Getting Things Done: The Art of Stress-Free Productivity

It is possible for a person to have an overwhelming number of things to do and still function productively with a clear head and a positive sense of relaxed control.

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In Getting Things Done: The Art of Stress-Free Productivity, David Allen lays out a simple but proven way to get control of all the open loops of half thought out projects and tasks and slips of paper and vague goals and plans and actually get things accomplished in your life.  Allen is one of those life coach/organizer people and his clients include CEOs of major corporations so it seems he knows of what he speaks.

I found the book to be tremendously helpful.  Allen’s system is not very complex, but it is exceptionally thorough.  His premise is that as long as you have loose thoughts and tasks running around in your brain or spilling all over your workspace, you will spend so much time trying to remember your commitments and keep track of your details that you won’t have time to really be your best creative and most effective self.  I think he has a real point there.  I spend an awful lot of brain power trying to keep track of miscellany.  I’d rather not.

The plan, then, begins with capturing everything in your physical and mental “in box” – all in one place at one time – and examining each item in light of what it means, what your role is, and what the next action step is.

Defining your in box and deciding on the next action step are the two pillars of the system, which then branches out into ways to define and organize your projects, keep track of your life, get your commitments under control, and establish your life plan at various levels.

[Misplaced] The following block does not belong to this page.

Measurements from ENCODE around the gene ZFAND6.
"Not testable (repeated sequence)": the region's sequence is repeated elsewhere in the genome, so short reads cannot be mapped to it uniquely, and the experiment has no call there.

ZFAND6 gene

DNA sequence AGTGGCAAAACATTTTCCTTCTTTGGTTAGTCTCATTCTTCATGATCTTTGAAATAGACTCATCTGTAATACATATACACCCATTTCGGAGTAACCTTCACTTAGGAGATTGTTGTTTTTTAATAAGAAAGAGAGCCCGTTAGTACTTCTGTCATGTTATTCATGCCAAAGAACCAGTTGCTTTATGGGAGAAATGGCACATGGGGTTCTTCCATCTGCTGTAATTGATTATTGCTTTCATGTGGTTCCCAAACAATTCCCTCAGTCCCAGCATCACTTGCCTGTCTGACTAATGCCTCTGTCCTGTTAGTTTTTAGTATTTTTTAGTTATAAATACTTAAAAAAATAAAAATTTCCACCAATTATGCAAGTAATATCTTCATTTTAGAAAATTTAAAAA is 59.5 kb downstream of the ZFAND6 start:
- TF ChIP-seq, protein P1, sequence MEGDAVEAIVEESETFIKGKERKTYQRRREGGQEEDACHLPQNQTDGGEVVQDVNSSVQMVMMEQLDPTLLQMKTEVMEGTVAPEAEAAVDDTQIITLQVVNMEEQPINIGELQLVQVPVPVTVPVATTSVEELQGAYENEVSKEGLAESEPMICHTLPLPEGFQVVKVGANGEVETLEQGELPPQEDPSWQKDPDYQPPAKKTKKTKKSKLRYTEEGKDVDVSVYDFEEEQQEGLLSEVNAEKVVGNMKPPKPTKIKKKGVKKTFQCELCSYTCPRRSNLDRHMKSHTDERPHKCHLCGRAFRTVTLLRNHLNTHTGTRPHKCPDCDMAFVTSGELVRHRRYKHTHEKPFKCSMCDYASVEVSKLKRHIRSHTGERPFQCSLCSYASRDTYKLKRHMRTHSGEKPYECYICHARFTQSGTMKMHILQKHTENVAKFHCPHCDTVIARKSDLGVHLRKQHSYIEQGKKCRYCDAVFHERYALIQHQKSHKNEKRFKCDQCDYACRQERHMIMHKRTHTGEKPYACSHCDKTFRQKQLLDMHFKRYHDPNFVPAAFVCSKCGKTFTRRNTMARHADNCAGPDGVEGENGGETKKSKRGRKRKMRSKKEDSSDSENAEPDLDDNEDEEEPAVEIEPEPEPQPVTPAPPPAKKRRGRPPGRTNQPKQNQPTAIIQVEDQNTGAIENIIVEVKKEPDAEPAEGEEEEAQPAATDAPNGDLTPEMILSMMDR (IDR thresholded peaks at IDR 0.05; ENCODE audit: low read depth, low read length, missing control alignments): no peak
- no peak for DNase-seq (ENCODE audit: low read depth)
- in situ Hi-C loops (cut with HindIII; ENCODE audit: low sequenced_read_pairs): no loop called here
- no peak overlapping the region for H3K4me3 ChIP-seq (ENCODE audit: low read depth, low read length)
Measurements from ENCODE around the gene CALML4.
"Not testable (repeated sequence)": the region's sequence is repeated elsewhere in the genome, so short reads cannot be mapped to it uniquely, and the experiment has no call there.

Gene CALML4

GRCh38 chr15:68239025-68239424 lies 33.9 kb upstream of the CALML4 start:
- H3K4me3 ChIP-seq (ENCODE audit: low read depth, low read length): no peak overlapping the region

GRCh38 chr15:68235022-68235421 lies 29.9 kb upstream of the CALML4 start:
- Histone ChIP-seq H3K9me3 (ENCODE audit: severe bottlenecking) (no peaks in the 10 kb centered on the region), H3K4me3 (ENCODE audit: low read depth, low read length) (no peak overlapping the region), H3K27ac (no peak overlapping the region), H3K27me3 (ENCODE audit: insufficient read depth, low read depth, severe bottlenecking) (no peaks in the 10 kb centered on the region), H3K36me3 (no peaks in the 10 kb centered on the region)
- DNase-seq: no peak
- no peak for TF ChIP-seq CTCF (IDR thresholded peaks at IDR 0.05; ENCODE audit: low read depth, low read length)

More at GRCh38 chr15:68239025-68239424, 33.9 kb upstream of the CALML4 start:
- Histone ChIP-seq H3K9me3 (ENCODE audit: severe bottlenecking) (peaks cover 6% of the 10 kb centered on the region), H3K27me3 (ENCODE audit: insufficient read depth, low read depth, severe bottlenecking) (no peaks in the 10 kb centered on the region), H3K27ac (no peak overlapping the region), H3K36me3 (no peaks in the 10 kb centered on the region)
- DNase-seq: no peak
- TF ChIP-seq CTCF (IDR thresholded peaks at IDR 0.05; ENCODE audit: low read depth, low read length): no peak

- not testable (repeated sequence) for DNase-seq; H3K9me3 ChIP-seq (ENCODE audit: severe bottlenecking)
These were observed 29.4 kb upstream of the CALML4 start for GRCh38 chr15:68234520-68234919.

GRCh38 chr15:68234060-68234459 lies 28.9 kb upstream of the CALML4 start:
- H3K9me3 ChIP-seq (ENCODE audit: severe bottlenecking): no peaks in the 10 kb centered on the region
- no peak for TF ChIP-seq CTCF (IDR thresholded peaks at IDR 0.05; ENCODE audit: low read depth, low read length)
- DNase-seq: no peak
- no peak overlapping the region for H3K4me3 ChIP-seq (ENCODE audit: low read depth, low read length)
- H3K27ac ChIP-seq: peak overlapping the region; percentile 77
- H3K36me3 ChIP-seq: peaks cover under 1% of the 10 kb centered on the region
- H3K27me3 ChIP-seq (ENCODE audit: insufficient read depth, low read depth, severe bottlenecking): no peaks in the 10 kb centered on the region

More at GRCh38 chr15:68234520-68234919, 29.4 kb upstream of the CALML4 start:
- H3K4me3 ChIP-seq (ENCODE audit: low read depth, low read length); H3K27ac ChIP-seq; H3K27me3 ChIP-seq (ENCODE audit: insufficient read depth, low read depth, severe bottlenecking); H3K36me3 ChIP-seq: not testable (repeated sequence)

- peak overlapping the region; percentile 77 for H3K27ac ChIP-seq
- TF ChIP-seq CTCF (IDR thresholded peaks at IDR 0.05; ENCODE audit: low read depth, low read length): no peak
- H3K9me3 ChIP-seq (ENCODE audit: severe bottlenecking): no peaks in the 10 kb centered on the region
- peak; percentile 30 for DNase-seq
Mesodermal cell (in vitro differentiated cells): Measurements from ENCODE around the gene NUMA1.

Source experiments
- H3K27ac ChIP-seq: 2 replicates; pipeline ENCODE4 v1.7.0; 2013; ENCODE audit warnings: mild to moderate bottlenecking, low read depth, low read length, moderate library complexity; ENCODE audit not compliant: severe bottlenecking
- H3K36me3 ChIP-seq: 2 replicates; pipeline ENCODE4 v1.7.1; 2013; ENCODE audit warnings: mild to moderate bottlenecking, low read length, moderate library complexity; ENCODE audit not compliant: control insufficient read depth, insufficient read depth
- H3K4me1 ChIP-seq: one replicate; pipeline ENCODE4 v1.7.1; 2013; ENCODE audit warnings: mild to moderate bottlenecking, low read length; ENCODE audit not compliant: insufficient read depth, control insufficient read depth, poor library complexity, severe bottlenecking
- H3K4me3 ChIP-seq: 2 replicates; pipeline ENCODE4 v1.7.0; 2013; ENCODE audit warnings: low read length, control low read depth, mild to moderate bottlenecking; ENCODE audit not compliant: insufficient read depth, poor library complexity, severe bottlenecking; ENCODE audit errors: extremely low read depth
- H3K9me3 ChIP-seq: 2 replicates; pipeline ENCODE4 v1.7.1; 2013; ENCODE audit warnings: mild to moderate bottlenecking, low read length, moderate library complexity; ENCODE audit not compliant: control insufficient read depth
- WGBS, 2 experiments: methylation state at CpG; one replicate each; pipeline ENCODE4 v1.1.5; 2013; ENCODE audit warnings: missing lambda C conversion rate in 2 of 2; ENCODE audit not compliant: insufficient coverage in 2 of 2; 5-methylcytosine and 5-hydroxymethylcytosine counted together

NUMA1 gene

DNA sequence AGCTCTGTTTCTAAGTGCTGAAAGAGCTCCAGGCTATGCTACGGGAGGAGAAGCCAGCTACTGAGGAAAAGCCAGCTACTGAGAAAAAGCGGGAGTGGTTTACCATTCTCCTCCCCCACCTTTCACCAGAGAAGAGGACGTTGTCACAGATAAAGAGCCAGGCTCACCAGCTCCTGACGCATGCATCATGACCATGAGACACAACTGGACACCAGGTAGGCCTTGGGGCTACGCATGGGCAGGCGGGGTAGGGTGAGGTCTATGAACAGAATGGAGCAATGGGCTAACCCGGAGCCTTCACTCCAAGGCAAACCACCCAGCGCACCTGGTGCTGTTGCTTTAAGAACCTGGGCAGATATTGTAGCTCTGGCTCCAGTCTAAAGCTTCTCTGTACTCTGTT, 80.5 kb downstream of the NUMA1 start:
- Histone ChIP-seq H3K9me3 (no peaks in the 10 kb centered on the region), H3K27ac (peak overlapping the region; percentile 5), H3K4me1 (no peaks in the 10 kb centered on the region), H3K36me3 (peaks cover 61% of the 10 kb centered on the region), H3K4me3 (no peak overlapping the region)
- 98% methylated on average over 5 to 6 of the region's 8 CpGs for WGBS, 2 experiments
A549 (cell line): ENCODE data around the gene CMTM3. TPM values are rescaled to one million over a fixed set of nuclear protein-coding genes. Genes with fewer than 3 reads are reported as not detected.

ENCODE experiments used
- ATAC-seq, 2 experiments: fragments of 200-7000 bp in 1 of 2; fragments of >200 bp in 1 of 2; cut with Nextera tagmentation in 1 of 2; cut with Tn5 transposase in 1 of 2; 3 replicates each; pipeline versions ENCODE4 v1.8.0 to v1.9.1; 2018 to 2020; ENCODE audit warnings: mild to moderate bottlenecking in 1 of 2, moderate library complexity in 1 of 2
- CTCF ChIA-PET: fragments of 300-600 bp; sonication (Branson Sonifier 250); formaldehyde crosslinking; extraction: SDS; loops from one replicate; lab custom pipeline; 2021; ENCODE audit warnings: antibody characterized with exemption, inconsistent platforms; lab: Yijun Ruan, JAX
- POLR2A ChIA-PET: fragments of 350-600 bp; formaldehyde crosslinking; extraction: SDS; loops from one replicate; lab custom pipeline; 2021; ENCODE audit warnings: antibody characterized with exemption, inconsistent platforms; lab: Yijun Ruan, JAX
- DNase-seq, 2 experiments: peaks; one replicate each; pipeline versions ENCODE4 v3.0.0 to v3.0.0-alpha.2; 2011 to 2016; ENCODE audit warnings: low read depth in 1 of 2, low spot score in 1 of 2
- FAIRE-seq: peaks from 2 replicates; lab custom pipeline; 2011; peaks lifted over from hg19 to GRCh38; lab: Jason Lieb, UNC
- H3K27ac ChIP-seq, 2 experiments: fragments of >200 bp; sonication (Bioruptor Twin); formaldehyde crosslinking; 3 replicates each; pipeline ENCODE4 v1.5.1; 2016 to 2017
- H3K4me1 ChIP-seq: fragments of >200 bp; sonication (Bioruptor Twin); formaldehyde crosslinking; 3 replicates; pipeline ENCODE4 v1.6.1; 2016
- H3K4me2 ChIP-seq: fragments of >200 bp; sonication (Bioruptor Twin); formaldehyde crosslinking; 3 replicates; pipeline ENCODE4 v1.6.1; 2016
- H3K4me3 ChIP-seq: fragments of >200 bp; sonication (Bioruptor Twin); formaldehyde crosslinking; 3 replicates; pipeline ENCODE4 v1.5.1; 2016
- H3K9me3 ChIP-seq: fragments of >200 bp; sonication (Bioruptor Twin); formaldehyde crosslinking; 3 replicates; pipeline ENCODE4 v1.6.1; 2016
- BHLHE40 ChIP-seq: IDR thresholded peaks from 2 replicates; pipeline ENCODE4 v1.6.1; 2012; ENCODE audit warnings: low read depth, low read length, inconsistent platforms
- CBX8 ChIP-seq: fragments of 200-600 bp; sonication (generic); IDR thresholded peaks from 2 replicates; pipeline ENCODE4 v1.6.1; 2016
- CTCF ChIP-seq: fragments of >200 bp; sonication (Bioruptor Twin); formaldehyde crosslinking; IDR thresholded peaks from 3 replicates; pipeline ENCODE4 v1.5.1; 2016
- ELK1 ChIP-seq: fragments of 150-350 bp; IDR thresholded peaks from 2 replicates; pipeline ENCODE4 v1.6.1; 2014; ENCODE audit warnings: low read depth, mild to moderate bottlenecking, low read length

I like that the system is easy to understand and implement and that it is comprehensive.  I took a lot of notes and look forward to setting up some of the processes Allen advocates.  As he says, even if you just do one or two of the things he suggests you will be a ton more productive and organized than most people.

Unless you’re already bizarrely organized and on top of your life from the ground level to the birds eye view, I would absolutely recommend you read this book.  Even if you only take a few ideas from it, I think you’d find it quite helpful.

Disclosure: This post contains affiliate links.

2 thoughts on “Getting Things Done: The Art of Stress-Free Productivity

  1. This is absolutely one of my favorite organizing/time management type books EVER, and I’ve read a lot of them. Although I kind of fell off the GTD wagon after having a baby, I am trying to get back to using it because I remember what a huge difference it made for me, not only in my productivity, but also in my mental fatigue. What I mean by that is I wasn’t constantly trying to remember what I needed to do, or projects, or whatever. (Hey, isn’t that what you said about brain power keeping track of miscellany?) It was all written down and that was so freeing.

    I remember some people from an email group I participated in at the time not liking the book so much because they felt it was too business oriented, but that never bothered me at all – I felt like the principles he advocated were easily applicable to any aspect of life, and I used his methods for managing both my work and personal life quite successfully. It was only after I let his methods slide and then stopped using them entirely that I once again felt like I was attempting to juggle knives one-handed and wondering why I felt stressed.

    So this is a very long-winded comment to say that yes, I concur, and very enthusiastically recommend the book.

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